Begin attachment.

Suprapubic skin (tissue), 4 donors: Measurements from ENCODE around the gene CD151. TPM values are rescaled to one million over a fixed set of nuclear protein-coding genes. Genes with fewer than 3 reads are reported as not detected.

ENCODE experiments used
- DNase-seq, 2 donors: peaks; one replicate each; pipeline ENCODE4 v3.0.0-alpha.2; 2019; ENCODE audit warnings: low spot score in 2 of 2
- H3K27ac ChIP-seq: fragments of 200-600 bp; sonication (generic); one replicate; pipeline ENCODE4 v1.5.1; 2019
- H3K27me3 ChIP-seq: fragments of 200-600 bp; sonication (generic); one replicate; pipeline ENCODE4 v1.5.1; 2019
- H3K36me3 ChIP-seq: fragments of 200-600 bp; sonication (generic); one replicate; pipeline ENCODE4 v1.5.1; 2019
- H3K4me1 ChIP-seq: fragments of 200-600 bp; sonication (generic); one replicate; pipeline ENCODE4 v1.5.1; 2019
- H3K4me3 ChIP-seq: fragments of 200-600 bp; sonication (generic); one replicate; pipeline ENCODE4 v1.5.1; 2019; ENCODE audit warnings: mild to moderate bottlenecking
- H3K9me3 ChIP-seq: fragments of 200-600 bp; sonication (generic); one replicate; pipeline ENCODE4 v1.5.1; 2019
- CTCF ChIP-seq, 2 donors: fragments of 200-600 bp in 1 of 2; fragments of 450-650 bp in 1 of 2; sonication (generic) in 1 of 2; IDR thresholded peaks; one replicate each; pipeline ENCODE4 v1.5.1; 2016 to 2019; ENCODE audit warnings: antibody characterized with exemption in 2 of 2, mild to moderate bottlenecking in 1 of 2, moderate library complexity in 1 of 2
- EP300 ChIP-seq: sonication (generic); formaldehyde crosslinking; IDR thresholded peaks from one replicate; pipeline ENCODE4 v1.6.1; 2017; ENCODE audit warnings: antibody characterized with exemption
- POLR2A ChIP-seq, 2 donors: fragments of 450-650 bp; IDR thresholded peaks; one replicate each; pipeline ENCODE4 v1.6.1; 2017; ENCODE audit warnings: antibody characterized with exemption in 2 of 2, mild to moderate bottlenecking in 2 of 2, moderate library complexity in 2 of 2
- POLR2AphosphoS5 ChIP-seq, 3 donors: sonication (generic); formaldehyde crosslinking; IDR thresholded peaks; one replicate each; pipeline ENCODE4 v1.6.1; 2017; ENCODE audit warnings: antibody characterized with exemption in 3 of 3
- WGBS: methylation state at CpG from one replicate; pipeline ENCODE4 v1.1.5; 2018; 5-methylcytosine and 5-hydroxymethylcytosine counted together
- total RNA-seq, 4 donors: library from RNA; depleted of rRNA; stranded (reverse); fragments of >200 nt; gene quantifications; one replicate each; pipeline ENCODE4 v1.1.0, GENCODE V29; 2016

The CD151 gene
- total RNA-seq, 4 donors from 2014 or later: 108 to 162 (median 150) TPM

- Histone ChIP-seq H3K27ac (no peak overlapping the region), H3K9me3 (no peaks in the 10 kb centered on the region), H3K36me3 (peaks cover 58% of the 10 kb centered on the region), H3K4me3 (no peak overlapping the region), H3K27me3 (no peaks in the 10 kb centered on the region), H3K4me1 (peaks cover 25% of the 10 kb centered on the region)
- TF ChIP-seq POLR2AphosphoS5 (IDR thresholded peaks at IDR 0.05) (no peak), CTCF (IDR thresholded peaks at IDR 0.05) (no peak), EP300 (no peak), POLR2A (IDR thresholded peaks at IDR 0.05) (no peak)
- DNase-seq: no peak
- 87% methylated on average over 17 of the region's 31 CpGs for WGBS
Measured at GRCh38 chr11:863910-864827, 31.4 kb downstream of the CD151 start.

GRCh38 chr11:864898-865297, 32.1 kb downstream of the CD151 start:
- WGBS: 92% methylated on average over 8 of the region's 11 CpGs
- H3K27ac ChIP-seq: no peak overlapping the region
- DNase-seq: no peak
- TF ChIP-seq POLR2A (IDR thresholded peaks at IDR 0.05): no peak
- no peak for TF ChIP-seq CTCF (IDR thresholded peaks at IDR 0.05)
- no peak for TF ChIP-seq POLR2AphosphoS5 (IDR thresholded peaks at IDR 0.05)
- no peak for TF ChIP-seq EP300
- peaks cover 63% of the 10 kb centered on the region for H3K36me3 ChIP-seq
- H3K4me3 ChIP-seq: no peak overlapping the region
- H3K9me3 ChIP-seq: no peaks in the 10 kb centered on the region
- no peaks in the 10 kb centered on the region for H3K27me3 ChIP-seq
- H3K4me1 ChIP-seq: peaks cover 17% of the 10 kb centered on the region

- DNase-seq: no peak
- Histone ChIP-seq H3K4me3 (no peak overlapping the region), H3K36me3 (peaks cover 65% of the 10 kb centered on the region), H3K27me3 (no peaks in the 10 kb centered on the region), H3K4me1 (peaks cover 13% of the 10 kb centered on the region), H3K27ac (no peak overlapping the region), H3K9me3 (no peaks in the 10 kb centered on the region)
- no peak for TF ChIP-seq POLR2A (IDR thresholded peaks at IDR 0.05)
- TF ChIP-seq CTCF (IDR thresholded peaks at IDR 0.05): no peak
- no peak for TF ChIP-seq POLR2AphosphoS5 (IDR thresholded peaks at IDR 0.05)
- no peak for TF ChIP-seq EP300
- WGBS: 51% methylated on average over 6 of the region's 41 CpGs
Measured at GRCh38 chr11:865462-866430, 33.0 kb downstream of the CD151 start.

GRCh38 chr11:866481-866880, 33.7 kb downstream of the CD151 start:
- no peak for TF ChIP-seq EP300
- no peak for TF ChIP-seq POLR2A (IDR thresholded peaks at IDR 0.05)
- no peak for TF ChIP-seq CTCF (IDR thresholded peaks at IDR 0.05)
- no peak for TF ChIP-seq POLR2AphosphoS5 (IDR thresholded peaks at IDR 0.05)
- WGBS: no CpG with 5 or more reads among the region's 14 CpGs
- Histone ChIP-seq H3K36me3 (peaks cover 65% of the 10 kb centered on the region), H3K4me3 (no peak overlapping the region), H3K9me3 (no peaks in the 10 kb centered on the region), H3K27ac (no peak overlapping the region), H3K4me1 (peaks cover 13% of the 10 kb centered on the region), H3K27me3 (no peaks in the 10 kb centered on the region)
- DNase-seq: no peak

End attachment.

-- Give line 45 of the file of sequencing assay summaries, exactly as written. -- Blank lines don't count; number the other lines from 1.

- no peak for TF ChIP-seq EP300